It’s not just living space, expenses and child-rearing tasks that you share with your spouse or partner – it’s also likely that you have similar immune systems.
Cohabitation and raising a child together has been found by European researchers to change a couple’s immune systems. The latter is in fact considered to have a greater effect on one’s immunity than traveler’s gastroenteritis or even the seasonal flu vaccine.
A team from the Babraham Institute in the United Kingdom and VIB and KU Leuven in Belgium examined the immune systems of 670 individuals ages 2 to 86, assessing factors such as age, gender, fitness level and, for the adults, whether they co-parented a kid or not.
Based on the results, those who lived and raised a child together had a 50 percent reduced variation in their immune systems, compared to the much greater diversity identified in the bigger population.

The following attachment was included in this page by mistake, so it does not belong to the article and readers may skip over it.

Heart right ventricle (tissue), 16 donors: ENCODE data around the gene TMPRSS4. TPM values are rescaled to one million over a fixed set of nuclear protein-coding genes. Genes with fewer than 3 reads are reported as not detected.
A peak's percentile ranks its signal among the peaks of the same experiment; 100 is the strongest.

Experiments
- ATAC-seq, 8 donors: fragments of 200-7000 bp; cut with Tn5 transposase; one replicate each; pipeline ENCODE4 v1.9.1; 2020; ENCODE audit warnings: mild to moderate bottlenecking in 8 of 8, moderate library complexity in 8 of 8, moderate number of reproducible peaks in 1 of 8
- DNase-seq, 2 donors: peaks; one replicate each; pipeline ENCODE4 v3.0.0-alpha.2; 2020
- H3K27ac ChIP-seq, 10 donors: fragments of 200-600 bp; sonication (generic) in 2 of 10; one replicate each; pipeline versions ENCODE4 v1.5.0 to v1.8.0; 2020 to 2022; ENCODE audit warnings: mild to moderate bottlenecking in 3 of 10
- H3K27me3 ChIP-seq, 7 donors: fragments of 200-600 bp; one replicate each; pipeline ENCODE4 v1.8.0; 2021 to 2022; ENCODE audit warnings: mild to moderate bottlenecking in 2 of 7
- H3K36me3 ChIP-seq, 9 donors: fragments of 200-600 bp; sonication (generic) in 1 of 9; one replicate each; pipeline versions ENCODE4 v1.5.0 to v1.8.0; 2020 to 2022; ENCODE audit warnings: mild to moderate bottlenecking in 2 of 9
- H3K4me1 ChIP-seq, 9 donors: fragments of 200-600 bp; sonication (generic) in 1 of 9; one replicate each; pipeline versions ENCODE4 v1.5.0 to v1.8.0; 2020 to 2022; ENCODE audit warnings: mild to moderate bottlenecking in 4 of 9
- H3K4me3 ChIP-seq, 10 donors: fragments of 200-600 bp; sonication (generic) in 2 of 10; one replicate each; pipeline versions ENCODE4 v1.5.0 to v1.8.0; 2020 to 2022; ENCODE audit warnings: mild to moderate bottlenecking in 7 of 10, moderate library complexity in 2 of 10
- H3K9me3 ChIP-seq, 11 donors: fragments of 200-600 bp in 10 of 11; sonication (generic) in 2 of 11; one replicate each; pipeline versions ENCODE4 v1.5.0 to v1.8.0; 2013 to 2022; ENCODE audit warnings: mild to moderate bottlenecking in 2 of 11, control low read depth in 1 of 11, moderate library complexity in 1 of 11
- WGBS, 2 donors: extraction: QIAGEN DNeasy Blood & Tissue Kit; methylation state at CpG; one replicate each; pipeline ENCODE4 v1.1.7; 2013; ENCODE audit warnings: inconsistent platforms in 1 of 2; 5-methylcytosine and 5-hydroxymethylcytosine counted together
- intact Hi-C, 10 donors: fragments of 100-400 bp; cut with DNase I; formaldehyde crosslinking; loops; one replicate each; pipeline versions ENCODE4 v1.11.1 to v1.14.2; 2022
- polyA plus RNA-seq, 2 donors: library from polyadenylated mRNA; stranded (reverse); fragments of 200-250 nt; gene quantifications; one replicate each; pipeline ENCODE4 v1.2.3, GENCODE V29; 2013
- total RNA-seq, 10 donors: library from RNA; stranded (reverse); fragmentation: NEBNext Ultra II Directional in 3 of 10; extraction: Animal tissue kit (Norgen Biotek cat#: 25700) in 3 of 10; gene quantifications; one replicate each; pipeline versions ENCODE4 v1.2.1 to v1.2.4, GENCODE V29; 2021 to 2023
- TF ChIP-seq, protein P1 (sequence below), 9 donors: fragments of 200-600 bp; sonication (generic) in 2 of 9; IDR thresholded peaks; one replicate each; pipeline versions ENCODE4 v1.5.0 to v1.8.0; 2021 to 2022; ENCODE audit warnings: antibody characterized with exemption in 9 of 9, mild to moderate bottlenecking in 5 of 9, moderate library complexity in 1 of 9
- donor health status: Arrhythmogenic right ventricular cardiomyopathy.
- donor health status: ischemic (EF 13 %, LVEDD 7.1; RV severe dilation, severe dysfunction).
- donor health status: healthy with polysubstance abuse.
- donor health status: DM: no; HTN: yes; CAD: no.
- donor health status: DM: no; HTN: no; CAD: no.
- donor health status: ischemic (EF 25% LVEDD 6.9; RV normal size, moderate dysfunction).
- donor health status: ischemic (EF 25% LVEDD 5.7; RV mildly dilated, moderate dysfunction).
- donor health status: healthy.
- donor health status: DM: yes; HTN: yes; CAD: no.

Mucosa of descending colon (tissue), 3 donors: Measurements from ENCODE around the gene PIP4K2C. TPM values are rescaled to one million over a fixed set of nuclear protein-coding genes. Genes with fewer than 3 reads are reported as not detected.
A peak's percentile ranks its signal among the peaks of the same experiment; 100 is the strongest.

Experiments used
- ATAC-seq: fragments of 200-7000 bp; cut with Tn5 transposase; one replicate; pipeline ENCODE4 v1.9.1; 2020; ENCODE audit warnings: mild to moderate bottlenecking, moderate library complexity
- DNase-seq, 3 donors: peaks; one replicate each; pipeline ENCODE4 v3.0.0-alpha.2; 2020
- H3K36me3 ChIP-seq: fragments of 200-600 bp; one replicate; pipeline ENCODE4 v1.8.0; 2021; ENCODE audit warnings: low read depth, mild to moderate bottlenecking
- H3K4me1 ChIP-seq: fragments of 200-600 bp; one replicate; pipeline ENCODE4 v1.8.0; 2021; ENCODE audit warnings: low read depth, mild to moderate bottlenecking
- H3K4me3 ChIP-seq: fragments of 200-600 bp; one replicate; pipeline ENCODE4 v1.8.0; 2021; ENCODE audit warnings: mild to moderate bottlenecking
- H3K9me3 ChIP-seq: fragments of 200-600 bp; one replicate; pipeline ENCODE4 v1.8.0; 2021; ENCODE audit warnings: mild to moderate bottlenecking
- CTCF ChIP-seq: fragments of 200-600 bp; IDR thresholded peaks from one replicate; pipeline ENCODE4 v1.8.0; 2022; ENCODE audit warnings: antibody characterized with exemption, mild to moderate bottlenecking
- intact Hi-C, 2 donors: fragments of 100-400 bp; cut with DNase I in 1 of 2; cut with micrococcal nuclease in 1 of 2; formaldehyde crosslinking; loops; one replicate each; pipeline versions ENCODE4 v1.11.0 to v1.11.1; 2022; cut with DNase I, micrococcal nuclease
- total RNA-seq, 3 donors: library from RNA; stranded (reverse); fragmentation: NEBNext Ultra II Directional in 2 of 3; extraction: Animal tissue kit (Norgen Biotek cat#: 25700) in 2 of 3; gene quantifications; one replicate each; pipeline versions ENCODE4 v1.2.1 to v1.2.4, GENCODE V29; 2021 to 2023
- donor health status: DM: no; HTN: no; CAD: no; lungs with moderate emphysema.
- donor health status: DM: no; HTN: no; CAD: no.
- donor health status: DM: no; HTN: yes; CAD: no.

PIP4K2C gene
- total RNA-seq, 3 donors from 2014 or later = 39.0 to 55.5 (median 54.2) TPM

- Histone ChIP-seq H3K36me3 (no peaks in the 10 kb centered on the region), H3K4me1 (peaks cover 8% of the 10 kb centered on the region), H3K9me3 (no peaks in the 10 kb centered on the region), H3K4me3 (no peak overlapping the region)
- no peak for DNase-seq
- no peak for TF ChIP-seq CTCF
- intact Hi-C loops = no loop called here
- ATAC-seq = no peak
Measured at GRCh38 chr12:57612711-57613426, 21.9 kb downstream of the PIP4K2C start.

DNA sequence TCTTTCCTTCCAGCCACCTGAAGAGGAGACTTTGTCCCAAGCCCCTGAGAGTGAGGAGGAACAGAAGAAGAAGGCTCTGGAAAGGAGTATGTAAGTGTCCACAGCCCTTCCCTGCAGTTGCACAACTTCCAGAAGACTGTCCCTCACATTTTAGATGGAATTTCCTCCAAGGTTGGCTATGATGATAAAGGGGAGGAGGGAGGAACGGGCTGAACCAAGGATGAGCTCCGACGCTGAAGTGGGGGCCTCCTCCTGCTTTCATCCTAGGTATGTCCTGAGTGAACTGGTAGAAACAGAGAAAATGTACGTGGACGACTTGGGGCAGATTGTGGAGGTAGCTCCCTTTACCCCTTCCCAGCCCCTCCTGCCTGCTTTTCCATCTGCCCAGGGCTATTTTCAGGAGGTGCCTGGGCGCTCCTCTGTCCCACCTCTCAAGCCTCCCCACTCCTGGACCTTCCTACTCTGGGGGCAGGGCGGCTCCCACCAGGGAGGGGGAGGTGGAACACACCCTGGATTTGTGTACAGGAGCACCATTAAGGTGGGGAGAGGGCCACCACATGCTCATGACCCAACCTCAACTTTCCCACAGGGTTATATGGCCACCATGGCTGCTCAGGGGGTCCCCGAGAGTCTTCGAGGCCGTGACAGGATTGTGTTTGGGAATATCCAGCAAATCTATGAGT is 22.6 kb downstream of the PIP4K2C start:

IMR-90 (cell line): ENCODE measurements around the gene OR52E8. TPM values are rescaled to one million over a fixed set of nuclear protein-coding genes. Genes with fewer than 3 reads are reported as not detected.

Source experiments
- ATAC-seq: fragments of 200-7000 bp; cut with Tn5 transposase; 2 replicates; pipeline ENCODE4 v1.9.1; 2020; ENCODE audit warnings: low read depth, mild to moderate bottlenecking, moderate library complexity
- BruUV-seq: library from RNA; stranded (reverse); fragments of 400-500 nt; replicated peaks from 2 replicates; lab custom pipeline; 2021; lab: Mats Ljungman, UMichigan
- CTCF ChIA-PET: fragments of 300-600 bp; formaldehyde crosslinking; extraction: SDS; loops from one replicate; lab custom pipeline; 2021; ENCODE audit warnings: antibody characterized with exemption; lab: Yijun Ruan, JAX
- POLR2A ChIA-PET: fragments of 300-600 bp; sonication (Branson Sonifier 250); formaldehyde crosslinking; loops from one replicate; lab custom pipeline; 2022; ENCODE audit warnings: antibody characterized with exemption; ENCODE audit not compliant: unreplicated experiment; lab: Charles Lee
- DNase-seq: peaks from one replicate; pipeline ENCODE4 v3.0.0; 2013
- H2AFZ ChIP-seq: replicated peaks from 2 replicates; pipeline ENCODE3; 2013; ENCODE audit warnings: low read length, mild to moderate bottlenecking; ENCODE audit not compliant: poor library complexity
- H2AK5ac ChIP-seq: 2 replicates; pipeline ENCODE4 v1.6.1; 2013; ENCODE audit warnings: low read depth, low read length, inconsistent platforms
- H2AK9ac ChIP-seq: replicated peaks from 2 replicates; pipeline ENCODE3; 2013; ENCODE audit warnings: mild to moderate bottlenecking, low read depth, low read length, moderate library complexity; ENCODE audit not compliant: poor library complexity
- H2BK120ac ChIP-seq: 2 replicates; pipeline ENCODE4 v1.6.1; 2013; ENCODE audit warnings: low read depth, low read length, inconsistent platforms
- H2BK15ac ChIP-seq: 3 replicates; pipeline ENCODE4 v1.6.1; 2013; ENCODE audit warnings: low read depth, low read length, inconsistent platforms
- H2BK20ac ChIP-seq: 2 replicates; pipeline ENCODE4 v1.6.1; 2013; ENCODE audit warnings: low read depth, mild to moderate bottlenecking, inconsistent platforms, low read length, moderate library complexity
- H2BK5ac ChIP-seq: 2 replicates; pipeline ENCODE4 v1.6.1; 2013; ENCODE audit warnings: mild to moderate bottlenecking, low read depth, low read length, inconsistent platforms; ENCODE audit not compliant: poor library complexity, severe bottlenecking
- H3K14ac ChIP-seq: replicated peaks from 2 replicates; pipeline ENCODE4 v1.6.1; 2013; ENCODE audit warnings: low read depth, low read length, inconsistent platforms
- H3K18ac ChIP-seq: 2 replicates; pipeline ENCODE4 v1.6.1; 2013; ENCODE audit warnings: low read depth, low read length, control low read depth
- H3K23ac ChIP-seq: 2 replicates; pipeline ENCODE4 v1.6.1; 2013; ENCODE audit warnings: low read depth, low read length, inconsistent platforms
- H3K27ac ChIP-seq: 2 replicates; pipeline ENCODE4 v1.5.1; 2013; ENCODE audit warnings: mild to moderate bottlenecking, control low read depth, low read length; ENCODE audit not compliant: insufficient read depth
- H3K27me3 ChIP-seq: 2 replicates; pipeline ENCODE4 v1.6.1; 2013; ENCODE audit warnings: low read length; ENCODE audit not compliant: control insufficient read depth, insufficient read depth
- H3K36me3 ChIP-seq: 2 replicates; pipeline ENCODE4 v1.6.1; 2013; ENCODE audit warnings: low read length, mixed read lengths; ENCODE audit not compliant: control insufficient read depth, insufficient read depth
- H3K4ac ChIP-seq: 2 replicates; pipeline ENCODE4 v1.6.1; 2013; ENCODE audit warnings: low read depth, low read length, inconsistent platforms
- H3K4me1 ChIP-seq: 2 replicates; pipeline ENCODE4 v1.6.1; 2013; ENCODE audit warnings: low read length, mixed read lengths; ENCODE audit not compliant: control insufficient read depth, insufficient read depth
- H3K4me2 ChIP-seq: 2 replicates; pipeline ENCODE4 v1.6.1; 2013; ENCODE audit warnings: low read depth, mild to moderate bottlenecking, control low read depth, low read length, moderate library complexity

Immunologist and co-lead author Adrian Liston said their research is the first look at the immunity levels of two unrelated persons in a close personal relationship.
“It makes sense that [parenting] radically rewires the immune system - still, it was a surprise that having kids was a much more potent immune challenge than severe gastroenteritis,” says Liston, adding that there could be more to stress, sleep deprivation and other life changes than someone thinks parenting does to his or her system.
The team followed the subjects over a three-year period, regularly looking at their immune systems. Results showed that people tended to maintain stable immunity over time even with the intervention of the seasonal flu shot or gastroenteritis, and that immune systems display such elastic quality or bounce back after they are disrupted or challenged.
Age also emerged as an important factor for one’s state of immunity, consistent with declining response to vaccines and weakened resistance to infections seen in the elderly.
The findings were published in the journal Nature Immunology.
It only makes sense that living with a partner would significantly affect one’s body and health, given shared routines, synchronized sleep schedules and exposure to the same pathogens or pollutants. Kissing and other forms of physical contact, too, allow the exchange of both good and bad bacteria.
In 2013, a study found that families living together shared a more similar gut bacterial profile.